don't have to alter the remote/origin repo's ``release`` tag at all.
  • Python projects may additionally have a make upload target to upload the release to PyPI.

  • (Starting from Zeek v4.0.0+) Ensure the zeek-docs repo has generated all the latest content:

    # Make sure to use have a fully up-to-date local Zeek build before building docs
    $ ./configure && make -j $(nproc)
    $ ./ci/
    # If there's changes, push those to the zeek-docs repo.
    # If this is for a maintenance release, you'll likely be pushing
    # a zeek-docs 'release/x.y' branch rather than 'master'.
    $ ( cd doc && git add -u scripts/ && git commit -m 'Generate docs' && git push )
    # Check the sphinx docs also build successfully
    $ ( cd doc && make )
    # Also update the submodule in 'zeek' if needed
    $ git add -u doc && git commit -m 'Update doc submodule [nomail] [skip ci]' && git push
  • Finalize the Zeek repo

    • If you're creating an X.Y.0 release (an initial Feature or LTS release, but not a patch/bugfix release):

      • Create the release/X.Y branch off of master

      • Create a supplementary -dev tag in master so that update-changes knows to use a pre-release versioning scheme for all subsequent commits to master. For example, after the 3.0.0 release, make/push a simple commit that reserves a spot in NEWS for future 3.1.0 Feature release changes, update VERSION manually to 3.1.0-dev, and then tag that commit like:

        $ git tag -a v3.1.0-dev -m "Start of 3.1.0 development"
        $ git push --tags

        Also update the testing/btest/scripts/site/local-compat.test file to match the new version number so the test continues to pass.

      • The same procedure could technically also be done for patch releases, but it's not generally worth the trouble and additional tag-clutter: for patch releases, instead prefer to bump the version only during the final update-changes -R of that patch release.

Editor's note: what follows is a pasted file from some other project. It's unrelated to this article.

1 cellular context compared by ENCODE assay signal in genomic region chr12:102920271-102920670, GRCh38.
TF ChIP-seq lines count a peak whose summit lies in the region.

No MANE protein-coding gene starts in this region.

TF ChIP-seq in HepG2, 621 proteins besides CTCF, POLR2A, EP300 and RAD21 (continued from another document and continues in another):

• For our Docker images, update the Github workflows to adapt the image tagging on the release branches. On the previous release branch, switch to using the lts tag (example). On the new release branch add the use of latest (example). On the previous LTS branch remove the additional image tag, so any additional releases on that branch only get tagged with its version number. The image build for the new release will trigger once you push its git tag.

    • Run update-changes -R vX.Y.Z (e.g. v3.0.0, v3.0.1, v3.1.0, or v3.1.1). If you're creating a Release Candidate, the tag is instead created/named like update-changes -B v3.0.0-rc1 (note the -B flag instead of -R, which also creates a beta tag instead of release -- these tags should be mostly traditional/historical at this point, but still created anyway. Some URLs out there may still use them to refer to "latest" release).

    • At this point, it's a good idea to run make dist, then do a quick sanity check of the resulting Zeek tarfile. E.g. from untar'd dir, check VERSION file contents, run the btest suite, etc. make dist will attempt to clean up any extra files in the clone you run it from, but check to make sure things such as macOS's .DS_Store files weren't included.

    • Run git push && git push --tags

  • Build tarfiles for all new releases: every repo comes with a make dist target to generate these.

  • Sign tarfiles: see the aux/zeek-aux/devel-tools/sign-file script as an example, but usually boils down to:

    $ for f in *.tar.gz; do gpg --detach-sign -a -u F8CB8019 --openpgp -o $f.asc $f; done
  • Push tarfiles and signatures to webserver: is hosted on S3. simply push the files into the bucket using either the web interface/console or CLI:

    $ aws s3 cp zeek-4.0.1.tar.gz s3://